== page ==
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Frequency in Language

Frequency in Language
Memory, Attention and Learning

£85.00

  • Publication planned for: September 2019
  • availability: Not yet published - available from September 2019
  • format: Hardback
  • isbn: 9781107085756

£ 85.00
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  • Cognitive linguists are bound by the cognitive commitment, which is the commitment to providing a characterization of the general principles governing all aspects of human language, in a way that is informed by, and accords with, what is known about the brain and mind from other disciplines. But what do we know about aspects of cognition that are relevant for theories of language? Which insights can help us build cognitive reality into our descriptive practice and move linguistic theorizing forward? This unique study integrates research findings from across the cognitive sciences to generate insights that challenge the way in which frequency has been interpreted in usage-based linguistics. It answers the fundamental questions of why frequency of experience has the effect it has on language development, structure and representation, and what role psychological and neurological explorations of core cognitive processes can play in developing a cognitively more accurate theoretical account of language.

    • Explains how frequency of occurrence made its way into linguistics language over the past century and spells out how the findings have changed the field
    • Bridges the divide between cognitive linguistics and the cognitive sciences by explicitly linking work on learning, attention and memory to a usage-based analysis of linguistic complexity
    • Assigns a prominent role to learning, which was longed exiled form the linguistics scene and has only recently made a comeback
    Read more

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    Product details

    • Publication planned for: September 2019
    • format: Hardback
    • isbn: 9781107085756
    • dimensions: 228 x 152 mm
    • availability: Not yet published - available from September 2019
  • Table of Contents

    Introduction:
    1. Frequency of experience
    2. A cognitive perspective on language
    3. What this book is not about
    4. What this book is about
    Part I:
    5. Counting occurrences: how frequency made its way into the study of language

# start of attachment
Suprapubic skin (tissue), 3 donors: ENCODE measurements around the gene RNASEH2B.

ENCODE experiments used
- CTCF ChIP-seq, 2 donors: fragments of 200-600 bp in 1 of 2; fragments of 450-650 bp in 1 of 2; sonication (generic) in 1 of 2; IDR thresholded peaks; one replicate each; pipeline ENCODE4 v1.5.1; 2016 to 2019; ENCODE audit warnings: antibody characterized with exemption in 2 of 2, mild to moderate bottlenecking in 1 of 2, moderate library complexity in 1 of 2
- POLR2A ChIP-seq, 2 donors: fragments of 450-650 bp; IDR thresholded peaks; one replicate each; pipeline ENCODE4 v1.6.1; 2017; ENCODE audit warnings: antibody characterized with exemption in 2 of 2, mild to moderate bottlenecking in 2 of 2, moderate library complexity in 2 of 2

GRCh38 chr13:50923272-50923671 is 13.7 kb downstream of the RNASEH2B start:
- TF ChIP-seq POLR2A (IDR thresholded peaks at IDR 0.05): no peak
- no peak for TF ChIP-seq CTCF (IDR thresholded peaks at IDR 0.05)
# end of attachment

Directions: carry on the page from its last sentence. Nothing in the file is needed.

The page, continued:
5.1. The frequency wars: the role of frequency in nativist and nurturist frameworks
    5.2. Lexical statistics and word (frequency) lists
    5.3. Word lists in psycholinguistics: the discovery of the (word) frequency effect
    5.4. Word frequency distributions and the beginning of quantitative linguistics
    5.5. Summary and outlook
    6. Measuring exposure: frequency as s linguistic game-changer
    6.1 Frequency and usage-based theories of language
    6.2. Frequency measures that have played an important role in the development of usage-based theories of language
    6.3. Summary and outlook
    7. More than frequencies: towards a probabilistic view on language
    7.1. Constructing a grammar from the ground up
    7.2. probabilistic grammar
    7.3. Probabilities link linguistics to information theory
    7.4. Summary and outlook
    Part II:
    8. Committing experiences to memory
    8.1. What is memory?
    8.2. The physiology or neurobiology of memory
    8.3. Memory systems, memory processes and neural mechanisms of memory storage
    8.4. Behavioural diagnostics of memory for language
    8.5. Summary and outlook
    9. Entrenching linguistic structures
    9.1. Entrenchment in the mind, or in society?
    9.2. Three types of entrenchment
    9.3. How are repeated experiences recorded?
    9.4. Frequently asked questions
    9.5. Summary and outlook
    Part III:
    10. The brain's attention-orienting mechanisms
    10.1. Grasping the phenomenon: what is attention and what does it do?
    10.2. Ways of deploying attention
    10.3. Attention and memory: encoding and retrieving information
    10.4. Summary and outlook
    11. Salience: capturing attention in and through language
    11.1. Capturing attention in language: linguistics versus psychology
    11.2. Attention and salience
    11.3. Conclusions and outlook
    Part IV:
    12. Predicting: using past experience to guide future action
    12.1. Predicting from stored memories
    12.2. Memoryless prediction: Bayesian predictive coding frameworks
    12.3. What does predictive processing mean for language cognition? 12.4. Conclusions and outlook
    13. Learning: navigating frequency, recency, context and contingency
    13.1. Background: learning theory
    13.2 Applications to linguistics
    13.3. Conclusions: the place of frequency in a learning theoretic approach to language
    14. Conclusions
    14.1. Why do frequencies of occurrence play an important role in usage-based linguistics?
    14.2 How can frequency be used to explain the construction of a grammar from the ground up?
    14.3. Memory, attention and learning in the emergence of grammar
    14.4. Looking forward: what lessons can we learn?
    14.5. By way of conclusion.

  • Author

    Dagmar Divjak, University of Birmingham
    Dagmar Divjak is a Professorial Research Fellow at the University of Birmingham where she holds a Chair in Cognitive Linguistics and Language Cognition. She is Editor-in-Chief of the journal Cognitive Linguistics and co-editor of Handbook of Cognitive Linguistics (2015, with Ewa Dąbrowska) and author of Structuring the Lexicon (2010).

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